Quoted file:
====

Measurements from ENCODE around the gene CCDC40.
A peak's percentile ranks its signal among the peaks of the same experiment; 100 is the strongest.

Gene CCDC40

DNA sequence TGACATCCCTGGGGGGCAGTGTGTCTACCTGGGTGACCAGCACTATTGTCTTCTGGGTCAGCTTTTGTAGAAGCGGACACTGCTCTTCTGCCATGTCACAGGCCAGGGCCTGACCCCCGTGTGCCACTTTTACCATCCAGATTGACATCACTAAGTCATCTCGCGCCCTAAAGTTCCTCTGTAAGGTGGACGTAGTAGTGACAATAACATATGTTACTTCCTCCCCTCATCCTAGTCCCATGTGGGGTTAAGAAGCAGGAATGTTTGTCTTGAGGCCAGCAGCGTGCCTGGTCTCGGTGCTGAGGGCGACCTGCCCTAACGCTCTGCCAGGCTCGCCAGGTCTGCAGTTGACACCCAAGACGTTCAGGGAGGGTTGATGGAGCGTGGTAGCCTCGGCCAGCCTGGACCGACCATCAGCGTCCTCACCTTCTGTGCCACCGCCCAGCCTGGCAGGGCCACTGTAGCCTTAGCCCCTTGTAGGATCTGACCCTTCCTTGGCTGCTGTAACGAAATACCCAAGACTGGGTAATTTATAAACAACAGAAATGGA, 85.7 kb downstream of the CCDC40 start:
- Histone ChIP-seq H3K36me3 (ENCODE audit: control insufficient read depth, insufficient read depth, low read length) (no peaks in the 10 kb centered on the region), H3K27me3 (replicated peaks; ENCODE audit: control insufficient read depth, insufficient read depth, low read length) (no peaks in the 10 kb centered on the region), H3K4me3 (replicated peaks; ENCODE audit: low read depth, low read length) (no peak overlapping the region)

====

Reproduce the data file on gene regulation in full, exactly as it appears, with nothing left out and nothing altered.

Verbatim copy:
Measurements from ENCODE around the gene CCDC40.
A peak's percentile ranks its signal among the peaks of the same experiment; 100 is the strongest.

Gene CCDC40

DNA sequence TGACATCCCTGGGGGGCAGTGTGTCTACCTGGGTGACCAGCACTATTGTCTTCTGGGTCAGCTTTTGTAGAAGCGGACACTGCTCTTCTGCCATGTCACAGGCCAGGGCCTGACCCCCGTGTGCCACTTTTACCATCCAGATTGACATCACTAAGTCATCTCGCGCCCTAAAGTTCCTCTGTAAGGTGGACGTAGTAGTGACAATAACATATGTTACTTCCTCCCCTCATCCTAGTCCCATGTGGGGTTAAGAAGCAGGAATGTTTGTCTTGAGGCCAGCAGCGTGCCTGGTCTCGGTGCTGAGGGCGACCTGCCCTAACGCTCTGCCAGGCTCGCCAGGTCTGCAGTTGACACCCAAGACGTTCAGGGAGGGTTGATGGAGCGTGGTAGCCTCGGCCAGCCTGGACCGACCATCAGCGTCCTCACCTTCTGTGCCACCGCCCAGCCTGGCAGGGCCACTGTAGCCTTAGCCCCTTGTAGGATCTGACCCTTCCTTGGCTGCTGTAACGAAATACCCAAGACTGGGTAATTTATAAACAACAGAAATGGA, 85.7 kb downstream of the CCDC40 start:
- Histone ChIP-seq H3K36me3 (ENCODE audit: control insufficient read depth, insufficient read depth, low read length) (no peaks in the 10 kb centered on the region), H3K27me3 (replicated peaks; ENCODE audit: control insufficient read depth, insufficient read depth, low read length) (no peaks in the 10 kb centered on the region), H3K4me3 (replicated peaks; ENCODE audit: low read depth, low read length) (no peak overlapping the region)